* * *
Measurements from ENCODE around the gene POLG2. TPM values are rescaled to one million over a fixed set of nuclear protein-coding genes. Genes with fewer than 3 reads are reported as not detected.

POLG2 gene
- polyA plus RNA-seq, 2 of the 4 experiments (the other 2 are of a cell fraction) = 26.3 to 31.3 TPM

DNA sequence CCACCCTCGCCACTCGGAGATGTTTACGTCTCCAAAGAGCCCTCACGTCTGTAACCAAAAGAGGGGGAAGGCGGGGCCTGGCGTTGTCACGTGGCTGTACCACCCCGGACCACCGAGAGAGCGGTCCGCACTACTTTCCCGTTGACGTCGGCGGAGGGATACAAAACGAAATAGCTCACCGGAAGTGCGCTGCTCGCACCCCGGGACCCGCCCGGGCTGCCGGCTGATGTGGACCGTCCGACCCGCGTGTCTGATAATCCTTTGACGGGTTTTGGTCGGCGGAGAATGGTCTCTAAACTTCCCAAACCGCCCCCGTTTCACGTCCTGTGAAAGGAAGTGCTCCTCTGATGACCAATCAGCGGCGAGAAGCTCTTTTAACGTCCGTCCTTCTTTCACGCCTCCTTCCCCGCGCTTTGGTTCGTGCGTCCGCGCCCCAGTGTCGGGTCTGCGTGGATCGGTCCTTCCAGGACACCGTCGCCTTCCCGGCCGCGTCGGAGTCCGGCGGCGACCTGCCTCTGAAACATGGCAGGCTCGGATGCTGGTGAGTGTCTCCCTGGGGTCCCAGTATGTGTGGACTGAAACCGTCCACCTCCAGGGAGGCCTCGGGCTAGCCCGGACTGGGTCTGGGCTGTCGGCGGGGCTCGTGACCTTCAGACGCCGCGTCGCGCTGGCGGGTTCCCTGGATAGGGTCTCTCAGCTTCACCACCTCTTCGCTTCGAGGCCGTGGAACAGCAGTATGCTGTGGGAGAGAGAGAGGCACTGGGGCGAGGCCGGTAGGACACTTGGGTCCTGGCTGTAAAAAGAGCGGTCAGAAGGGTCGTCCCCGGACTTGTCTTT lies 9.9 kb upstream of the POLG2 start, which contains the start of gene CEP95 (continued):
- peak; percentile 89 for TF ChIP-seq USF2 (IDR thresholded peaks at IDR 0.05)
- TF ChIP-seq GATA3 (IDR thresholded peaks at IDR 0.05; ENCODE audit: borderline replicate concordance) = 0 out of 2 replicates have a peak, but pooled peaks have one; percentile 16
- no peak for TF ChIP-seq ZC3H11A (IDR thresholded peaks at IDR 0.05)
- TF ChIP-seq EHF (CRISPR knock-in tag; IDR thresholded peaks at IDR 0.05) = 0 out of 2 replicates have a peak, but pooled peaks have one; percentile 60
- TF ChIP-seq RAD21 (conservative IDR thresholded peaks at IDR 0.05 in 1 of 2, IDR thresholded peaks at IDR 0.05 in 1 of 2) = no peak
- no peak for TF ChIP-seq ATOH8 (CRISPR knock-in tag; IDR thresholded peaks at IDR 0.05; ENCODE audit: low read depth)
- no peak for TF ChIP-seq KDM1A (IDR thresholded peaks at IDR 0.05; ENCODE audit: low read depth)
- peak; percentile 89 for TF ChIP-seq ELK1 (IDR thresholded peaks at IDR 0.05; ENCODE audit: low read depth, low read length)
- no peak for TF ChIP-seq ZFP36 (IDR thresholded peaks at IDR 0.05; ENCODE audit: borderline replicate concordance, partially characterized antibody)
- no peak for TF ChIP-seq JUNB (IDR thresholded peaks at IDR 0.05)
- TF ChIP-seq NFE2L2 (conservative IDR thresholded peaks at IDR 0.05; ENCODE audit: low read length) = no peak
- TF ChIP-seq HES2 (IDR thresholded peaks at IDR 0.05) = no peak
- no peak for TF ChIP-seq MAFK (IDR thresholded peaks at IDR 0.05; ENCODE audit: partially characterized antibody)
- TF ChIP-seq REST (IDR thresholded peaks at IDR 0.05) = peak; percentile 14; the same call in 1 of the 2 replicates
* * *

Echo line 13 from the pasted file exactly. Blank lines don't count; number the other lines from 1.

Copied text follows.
- no peak for TF ChIP-seq ZFP36 (IDR thresholded peaks at IDR 0.05; ENCODE audit: borderline replicate concordance, partially characterized antibody)